A 15-year-old is suing the Icelandic state for the right to legally use the name given to her by her mother. The problem? Blaer, which means “light breeze” in Icelandic, is not on a list approved by the government.
Like a handful of other countries, Iceland has official rules about what a baby can be named. In a country comfortable with a firm state role, most people do not question the Personal Names Register, a list of 1,712 male names and 1,853 female names that fit Icelandic grammar and pronunciation rules and that officials maintain will protect children from embarrassment. Parents can take from the list or apply to a special committee that has the power to say yea or nay.
In Blaer’s case, her mother said she learned the name was not on the register only after the priest who baptized the child later informed her he had mistakenly allowed it.
“I had no idea that the name wasn’t on the list, the famous list of names that you can choose from,” Bjork Eidsdottir said.
The panel turned it down on the grounds that the word Blaer takes a masculine article, although it was used for a female character in a novel by Iceland’s revered Nobel Prize-winning author Halldor Laxness.
Given names are even more significant in tiny Iceland than in many other countries: Everyone is listed in the phone book by their first names. Surnames are based on a parent’s given name. Even Icelandic President Olafur Ragnar Grimsson is addressed simply as Olafur.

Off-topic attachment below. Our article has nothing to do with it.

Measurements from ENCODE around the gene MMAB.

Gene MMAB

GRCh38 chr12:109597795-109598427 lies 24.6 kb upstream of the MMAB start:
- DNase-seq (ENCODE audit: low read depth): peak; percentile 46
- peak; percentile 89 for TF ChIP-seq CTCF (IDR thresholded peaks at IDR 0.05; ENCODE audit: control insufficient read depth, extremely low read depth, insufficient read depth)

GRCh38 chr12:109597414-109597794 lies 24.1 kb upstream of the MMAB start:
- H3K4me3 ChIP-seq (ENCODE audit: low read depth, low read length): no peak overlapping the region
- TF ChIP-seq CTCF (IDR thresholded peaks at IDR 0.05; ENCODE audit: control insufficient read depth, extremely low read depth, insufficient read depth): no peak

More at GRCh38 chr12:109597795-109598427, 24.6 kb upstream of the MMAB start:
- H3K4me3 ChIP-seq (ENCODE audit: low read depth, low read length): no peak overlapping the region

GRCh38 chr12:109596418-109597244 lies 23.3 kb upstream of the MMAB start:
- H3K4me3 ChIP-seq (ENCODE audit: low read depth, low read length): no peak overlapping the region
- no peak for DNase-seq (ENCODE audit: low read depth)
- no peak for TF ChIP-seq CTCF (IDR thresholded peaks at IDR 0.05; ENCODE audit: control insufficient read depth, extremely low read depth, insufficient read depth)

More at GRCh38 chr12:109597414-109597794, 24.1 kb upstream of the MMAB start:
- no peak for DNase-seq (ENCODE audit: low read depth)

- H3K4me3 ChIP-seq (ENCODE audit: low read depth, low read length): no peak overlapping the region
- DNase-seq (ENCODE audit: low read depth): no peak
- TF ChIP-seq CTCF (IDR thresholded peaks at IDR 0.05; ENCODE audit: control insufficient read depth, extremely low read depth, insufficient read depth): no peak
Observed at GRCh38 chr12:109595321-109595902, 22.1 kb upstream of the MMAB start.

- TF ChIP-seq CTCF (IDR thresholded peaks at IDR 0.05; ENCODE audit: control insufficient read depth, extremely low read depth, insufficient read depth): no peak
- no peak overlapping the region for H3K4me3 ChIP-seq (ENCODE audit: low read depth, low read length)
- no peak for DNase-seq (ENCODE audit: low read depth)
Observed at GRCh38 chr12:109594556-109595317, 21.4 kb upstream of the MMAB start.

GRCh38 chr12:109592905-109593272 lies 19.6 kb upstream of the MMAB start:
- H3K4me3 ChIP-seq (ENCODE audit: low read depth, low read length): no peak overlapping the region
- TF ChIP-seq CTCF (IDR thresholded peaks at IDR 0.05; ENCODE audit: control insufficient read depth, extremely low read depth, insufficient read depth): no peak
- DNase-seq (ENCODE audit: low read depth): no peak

Blaer is identified as “Stulka” — or “girl” — on all her official documents, which has led to years of frustration as she has had to explain the whole story at the bank, renewing her passport and dealing with the country’s bureaucracy.
Her mother is hoping that will change with her suit, the first time someone has challenged a names committee decision in court.
Though the law has become more relaxed in recent years, choices like Cara, Carolina, Cesil and Christa have been rejected outright because the letter “c” is not part of Iceland’s 32-letter alphabet.
“The law is pretty straightforward so in many cases it’s clearly going to be a yes or a no,” the committee’s head Agusta Thorbergsdottir said.
Other cases are more subjective.
“What one person finds beautiful, another person may find ugly,” she said.
She pointed to “Satania” as one unacceptable case because it was deemed too close to “Satan.”
Eidsdottir says she is prepared to take her case all the way to the country’s Supreme Court if a court does not overturn the commission decision on Jan. 25.
“So many strange names have been allowed, which makes this even more frustrating because Blaer is a perfectly Icelandic name,” Eidsdottir said. “It seems like a basic human right to be able to name your child what you want, especially if it doesn’t harm your child in any way.”